Summary: Jesus knew that human success is often a temptation that leads to greater worries, riches and troubles in this life. The Lord Jesus said, "Still, others, like seed sown among thorns, hear the word; but the worries of this life, the deceitfulness of wealth

How Jesus Measures Success

Illustration: One thing I do, . . . I press toward the goal. --Philippians 3:13-14

In Daniel Schaeffer’s book on Esther, Dancing With A Shadow, he summarizes with a single sentence the lives of each of the main characters in that wonderful Old Testament book. For Ahasuerus, the powerful warrior king of Persia, it was: "Success in life is all in the planning." For the faithful Mordecai: "The price of obedience is never too high." And for Queen Esther: "What I am is more important than what I have." She proved it when she risked her crown (and life) to intercede with Ahasuerus on her people’s behalf.

I was discussing these one-line descriptions with some co-workers who were also reading Schaeffer’s book. Someone wondered how we might summarize in a single statement our purpose for living. One woman candidly admitted, "My only goal in life is to catch up." Sound familiar? For others it might be, "To have as little trouble in life as I can." Or you may say with Haman, "You can never have too much."

But as followers of Jesus Christ, we should be able to say with the apostle Paul, "One thing I do, . . . I press toward the goal for the prize of the upward call of God in Christ Jesus" (Phil. 3:13-14).

Is that the purpose of your life? --DCE

Do you pursue a life of wealth and fame?

A mocking epitaph is all you’ll claim;

Let God replace your vain and selfish aim

With lasting goals that glorify His name. --Gustafson

We fulfill our purpose when we serve our Creator. (Our Daily Bread)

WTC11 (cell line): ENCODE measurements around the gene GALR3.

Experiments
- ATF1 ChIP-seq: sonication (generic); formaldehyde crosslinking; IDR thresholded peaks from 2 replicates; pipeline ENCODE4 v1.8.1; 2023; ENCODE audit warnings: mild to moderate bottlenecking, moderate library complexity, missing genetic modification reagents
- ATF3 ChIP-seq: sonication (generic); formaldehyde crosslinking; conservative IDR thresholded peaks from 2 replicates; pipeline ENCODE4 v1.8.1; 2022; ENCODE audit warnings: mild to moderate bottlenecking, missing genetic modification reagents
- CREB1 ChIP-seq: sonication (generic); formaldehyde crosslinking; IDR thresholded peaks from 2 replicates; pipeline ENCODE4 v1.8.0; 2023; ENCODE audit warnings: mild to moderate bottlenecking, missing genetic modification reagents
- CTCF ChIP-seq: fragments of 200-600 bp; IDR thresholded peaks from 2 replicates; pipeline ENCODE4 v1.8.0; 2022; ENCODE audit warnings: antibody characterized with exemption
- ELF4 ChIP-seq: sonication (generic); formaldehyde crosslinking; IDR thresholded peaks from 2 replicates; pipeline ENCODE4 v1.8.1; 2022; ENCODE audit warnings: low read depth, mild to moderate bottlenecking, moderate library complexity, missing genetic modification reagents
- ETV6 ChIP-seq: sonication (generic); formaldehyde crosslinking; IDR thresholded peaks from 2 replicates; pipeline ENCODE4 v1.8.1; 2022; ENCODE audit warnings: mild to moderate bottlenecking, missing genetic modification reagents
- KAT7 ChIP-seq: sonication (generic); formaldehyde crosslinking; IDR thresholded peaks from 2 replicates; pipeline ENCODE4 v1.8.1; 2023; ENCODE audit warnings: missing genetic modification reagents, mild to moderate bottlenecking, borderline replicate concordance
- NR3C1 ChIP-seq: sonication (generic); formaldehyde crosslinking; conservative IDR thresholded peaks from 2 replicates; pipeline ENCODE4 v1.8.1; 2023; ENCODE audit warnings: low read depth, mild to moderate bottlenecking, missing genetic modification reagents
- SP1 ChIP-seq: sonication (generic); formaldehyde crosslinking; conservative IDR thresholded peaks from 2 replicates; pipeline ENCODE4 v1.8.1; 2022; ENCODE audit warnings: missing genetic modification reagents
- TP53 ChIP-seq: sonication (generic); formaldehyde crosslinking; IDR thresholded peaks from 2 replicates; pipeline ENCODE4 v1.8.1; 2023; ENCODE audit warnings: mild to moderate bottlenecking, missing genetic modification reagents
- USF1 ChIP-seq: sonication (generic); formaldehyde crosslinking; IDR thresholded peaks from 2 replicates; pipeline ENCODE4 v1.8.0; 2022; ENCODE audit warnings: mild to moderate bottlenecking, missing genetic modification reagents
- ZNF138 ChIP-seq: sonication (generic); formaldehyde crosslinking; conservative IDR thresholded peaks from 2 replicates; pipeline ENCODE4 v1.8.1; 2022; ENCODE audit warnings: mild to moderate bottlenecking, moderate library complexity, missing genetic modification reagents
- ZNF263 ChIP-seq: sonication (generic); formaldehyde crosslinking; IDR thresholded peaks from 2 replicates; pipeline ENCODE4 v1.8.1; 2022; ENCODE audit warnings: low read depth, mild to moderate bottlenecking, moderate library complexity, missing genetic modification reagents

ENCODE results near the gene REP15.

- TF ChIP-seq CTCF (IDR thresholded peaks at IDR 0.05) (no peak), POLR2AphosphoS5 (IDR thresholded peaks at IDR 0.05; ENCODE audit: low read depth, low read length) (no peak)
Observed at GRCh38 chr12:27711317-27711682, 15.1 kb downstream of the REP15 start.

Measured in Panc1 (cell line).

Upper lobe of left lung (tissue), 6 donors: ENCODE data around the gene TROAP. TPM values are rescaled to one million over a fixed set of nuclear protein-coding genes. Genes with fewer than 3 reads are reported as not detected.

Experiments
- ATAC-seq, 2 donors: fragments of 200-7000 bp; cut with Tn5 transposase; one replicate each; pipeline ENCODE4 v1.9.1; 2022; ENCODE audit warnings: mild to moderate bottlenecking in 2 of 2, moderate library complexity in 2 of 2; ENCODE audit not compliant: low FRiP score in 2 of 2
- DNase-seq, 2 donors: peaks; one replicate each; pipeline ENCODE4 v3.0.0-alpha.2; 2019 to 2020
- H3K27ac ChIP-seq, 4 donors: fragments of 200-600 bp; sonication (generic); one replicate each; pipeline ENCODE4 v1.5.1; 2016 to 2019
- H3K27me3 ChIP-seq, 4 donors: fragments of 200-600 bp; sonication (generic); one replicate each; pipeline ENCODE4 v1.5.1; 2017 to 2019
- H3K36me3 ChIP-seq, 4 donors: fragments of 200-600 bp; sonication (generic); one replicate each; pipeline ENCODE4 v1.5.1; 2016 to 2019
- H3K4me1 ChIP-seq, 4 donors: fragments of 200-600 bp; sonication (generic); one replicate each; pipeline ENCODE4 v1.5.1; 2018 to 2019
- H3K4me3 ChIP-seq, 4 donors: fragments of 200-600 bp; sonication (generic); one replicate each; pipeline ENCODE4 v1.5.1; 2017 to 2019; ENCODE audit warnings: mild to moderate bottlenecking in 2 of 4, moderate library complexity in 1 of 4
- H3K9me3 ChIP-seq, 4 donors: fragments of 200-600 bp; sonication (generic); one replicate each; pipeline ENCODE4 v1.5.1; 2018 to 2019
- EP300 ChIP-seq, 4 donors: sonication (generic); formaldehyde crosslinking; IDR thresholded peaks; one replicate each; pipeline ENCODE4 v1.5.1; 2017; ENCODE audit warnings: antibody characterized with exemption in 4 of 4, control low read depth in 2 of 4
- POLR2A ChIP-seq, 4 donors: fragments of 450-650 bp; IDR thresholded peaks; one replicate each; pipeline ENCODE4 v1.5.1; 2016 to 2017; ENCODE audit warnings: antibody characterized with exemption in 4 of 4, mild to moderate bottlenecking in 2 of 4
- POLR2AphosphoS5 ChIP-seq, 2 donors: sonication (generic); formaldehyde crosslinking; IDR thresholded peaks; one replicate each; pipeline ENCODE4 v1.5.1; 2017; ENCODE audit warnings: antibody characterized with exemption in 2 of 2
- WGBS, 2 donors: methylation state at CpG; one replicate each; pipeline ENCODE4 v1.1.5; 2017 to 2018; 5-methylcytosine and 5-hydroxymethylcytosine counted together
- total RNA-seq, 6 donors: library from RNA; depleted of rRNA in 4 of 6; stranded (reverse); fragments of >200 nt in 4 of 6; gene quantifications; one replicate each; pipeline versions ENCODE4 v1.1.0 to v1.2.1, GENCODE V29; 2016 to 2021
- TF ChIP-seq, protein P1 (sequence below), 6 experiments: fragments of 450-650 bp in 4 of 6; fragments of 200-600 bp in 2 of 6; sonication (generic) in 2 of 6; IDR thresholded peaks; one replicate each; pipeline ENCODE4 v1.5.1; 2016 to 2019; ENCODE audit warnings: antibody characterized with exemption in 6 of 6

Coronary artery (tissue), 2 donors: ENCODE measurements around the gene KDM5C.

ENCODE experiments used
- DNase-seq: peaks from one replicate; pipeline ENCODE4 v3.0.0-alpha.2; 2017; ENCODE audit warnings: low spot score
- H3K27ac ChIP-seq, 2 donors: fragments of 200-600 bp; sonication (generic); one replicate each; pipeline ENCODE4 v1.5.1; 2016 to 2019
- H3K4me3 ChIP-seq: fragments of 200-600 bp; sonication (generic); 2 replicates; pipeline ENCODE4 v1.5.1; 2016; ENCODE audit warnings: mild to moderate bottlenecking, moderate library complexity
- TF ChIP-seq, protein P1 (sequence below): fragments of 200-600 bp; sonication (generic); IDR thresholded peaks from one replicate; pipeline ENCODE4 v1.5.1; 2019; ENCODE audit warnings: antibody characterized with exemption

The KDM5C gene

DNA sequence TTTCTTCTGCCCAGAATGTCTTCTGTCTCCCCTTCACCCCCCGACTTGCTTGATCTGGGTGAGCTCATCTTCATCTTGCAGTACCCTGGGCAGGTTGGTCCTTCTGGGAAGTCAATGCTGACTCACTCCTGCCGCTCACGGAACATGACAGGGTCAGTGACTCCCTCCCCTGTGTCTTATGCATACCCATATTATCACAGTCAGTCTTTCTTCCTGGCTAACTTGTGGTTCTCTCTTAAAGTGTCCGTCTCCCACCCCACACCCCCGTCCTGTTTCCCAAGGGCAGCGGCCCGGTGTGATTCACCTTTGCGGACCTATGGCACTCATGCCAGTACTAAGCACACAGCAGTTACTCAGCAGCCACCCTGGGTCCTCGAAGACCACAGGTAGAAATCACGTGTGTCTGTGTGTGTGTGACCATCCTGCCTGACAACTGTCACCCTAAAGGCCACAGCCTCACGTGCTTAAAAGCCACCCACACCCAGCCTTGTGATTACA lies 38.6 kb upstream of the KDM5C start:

1. Jesus knew that success in human terms is often subject to the relative values of peoples’ cultures. Jesus said, "For what will it profit a man if he gains the whole world, but loses his own soul." (Mark 8:36) When Jesus walked the dusty roads of Palestine, many people believed success could be measured by ones’ wealth, status or position of power. However, the Lord Jesus taught that even lowly fishermen like Peter, James and John were successful because they chose to surrender everything and follow the great fisher of men. (Matt. 4:19) Ask the Lord for greater discernment, commitment and trust in the God who has the last say on who is successful.

2. Jesus knew that success is often fleeting with time. The Lord Jesus said to the disciples, "When I broke the five loaves for the five thousand, how many basketfuls of pieces did you pick up? Twelve, they replied. And when I broke the seven loaves for the four thousand, how many basketfuls of pieces did you pick up? They answered, ’Seven.’ He said to them, ’Do you still not understand?" (Mark 8:19-21) The disciples thought that success lay in an event rather than in the person of Jesus Christ. Ask the Lord to help you find your success in Jesus Christ - worshipping Him, loving Him, and doing all of His will for His greater glory - therein is eternal success.

3. Jesus knew that success means little unless it is lasting. Jesus said, "Heaven and earth will pass away, but my words will never pass away." (Mark 13:31) Ask the Lord to help you gain a greater eternal perspective on your relationships, your ministries and your opportunities to make a everlasting success today.

Illustration: Lay up for yourselves treasures in heaven, where neither moth nor rust destroys. --Matthew 6:20

Fritz Kreisler (1875-1962) of Austria was one of the greatest violinists of all time. He thrilled audiences around the world with his skillful playing. Although he could have commanded the highest fees, he refused to do so and never became rich.

Kreisler once said, "I never look upon the money I earn as my own. It is public money. It is only a fund entrusted to my care for proper disbursement." Speaking for his wife as well as himself, he said, "I feel morally guilty if I order a costly meal, for it deprives someone else of a slice of bread--some child perhaps of a bottle of milk . . . . In all these years of my so-called success in music, we have not built a home for ourselves. Between it and us stand all the homeless in the world!"

What a challenge to disciples of a Master who voluntarily left the ivory palaces of glory, and who had no place he could call His home here on earth (Matt. 8:20). Are we as concerned as Fritz Kreisler was about people who are hungry and homeless? Do we really care about people who need the Bread of Life--those who will have no eternal home unless they hear and believe the gospel?

We ought to be thankful for all that God has given to us. Let’s be people who care. --VCG

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